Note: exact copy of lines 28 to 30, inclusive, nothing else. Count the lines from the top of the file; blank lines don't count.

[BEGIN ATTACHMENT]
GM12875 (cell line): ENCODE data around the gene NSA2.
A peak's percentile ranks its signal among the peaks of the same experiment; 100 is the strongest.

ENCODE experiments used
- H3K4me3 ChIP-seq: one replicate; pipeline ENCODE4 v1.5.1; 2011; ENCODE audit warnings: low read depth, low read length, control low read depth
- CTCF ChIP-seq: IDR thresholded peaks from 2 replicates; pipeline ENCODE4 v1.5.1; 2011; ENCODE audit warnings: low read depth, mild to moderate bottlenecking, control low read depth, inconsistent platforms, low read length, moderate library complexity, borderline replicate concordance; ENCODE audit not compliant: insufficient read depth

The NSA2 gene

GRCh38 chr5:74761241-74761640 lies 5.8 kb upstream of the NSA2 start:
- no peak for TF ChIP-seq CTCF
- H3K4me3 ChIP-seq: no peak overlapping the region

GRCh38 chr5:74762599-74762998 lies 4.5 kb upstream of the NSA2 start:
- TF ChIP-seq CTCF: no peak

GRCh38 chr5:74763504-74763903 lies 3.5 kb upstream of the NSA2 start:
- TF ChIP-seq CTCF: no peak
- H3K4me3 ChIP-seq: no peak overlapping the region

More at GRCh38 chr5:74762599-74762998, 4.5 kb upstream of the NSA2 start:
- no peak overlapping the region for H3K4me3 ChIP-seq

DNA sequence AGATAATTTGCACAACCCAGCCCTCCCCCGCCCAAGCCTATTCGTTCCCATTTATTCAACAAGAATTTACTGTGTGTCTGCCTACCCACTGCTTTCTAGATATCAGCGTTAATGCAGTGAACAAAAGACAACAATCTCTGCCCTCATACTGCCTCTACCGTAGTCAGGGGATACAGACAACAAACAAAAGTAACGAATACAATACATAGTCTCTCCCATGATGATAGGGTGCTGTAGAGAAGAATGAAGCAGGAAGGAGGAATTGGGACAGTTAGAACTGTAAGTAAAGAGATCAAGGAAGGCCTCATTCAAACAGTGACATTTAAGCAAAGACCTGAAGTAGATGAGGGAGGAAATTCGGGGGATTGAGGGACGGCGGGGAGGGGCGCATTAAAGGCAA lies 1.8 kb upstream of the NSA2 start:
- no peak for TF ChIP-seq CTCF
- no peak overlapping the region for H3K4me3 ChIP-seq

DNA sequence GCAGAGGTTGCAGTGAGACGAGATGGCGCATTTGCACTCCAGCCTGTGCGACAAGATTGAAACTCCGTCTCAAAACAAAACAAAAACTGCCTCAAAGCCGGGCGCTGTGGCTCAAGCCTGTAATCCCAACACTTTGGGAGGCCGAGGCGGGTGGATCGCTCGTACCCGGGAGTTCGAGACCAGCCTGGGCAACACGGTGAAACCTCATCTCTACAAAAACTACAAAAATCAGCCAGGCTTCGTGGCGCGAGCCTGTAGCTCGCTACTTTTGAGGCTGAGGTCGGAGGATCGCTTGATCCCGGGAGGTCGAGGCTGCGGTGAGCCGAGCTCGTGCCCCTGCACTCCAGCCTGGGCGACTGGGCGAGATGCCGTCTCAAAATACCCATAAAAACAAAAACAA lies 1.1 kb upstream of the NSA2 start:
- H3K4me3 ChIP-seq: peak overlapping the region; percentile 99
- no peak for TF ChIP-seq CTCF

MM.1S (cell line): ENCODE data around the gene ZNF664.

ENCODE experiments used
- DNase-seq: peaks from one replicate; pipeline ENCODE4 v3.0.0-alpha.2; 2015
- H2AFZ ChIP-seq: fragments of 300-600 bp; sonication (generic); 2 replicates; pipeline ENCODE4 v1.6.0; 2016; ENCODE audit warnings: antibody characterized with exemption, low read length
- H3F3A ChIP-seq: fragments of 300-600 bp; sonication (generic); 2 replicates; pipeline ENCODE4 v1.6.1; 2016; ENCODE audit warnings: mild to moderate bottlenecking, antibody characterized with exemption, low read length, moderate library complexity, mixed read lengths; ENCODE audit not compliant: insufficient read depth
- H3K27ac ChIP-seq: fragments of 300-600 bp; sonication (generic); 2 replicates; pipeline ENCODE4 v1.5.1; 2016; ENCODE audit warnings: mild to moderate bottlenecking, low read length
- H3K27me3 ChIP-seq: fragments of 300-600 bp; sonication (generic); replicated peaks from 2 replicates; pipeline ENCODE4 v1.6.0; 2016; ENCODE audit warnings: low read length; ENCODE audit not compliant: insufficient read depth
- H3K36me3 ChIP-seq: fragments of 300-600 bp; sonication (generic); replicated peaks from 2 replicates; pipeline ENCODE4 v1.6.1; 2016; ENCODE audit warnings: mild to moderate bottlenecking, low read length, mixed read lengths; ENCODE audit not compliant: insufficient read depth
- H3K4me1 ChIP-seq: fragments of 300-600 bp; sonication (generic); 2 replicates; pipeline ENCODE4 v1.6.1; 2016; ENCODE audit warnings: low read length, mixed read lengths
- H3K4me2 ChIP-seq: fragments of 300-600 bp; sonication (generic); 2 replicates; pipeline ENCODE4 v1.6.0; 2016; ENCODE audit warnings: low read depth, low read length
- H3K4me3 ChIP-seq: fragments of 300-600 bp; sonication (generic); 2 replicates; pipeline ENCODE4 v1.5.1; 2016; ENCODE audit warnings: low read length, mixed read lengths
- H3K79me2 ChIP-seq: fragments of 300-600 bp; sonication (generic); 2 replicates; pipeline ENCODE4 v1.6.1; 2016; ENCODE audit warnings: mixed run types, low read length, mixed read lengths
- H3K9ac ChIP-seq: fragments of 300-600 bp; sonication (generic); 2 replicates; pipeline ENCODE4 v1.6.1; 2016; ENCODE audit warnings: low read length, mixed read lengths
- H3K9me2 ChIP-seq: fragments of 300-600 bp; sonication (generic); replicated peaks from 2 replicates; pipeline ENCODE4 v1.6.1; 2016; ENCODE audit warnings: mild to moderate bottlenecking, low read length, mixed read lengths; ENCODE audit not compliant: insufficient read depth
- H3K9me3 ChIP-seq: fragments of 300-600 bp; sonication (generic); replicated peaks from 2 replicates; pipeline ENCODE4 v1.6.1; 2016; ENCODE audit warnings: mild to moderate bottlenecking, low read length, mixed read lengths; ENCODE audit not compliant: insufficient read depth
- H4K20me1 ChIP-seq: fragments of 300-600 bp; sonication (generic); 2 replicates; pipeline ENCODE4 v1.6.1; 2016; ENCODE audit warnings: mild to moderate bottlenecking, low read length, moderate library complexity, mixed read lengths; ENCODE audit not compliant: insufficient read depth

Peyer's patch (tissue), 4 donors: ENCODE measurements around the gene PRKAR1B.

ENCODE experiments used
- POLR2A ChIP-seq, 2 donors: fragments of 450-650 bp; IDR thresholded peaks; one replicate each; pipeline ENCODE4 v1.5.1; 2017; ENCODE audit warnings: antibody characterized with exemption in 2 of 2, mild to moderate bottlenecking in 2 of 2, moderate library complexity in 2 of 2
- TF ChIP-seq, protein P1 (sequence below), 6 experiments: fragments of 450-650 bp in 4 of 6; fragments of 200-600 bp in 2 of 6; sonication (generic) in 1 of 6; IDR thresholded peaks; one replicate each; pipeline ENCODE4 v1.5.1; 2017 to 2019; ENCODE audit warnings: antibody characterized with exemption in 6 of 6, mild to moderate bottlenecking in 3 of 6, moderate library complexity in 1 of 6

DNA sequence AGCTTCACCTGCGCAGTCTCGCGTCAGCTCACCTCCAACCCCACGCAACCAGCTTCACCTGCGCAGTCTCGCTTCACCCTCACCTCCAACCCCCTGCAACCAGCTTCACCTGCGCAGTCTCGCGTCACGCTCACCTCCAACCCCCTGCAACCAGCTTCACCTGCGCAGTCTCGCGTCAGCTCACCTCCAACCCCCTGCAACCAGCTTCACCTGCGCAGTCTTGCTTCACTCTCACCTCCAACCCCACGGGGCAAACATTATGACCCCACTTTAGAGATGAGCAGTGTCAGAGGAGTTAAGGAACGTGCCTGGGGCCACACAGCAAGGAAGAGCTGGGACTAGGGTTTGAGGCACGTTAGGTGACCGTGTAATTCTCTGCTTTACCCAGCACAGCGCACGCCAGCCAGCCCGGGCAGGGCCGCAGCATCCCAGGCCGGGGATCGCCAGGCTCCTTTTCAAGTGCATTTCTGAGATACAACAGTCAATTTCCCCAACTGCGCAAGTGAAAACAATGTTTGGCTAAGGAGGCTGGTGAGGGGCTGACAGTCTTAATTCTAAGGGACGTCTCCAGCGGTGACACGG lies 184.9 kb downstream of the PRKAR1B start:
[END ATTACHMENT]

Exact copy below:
- H3K27ac ChIP-seq: fragments of 300-600 bp; sonication (generic); 2 replicates; pipeline ENCODE4 v1.5.1; 2016; ENCODE audit warnings: mild to moderate bottlenecking, low read length
- H3K27me3 ChIP-seq: fragments of 300-600 bp; sonication (generic); replicated peaks from 2 replicates; pipeline ENCODE4 v1.6.0; 2016; ENCODE audit warnings: low read length; ENCODE audit not compliant: insufficient read depth
- H3K36me3 ChIP-seq: fragments of 300-600 bp; sonication (generic); replicated peaks from 2 replicates; pipeline ENCODE4 v1.6.1; 2016; ENCODE audit warnings: mild to moderate bottlenecking, low read length, mixed read lengths; ENCODE audit not compliant: insufficient read depth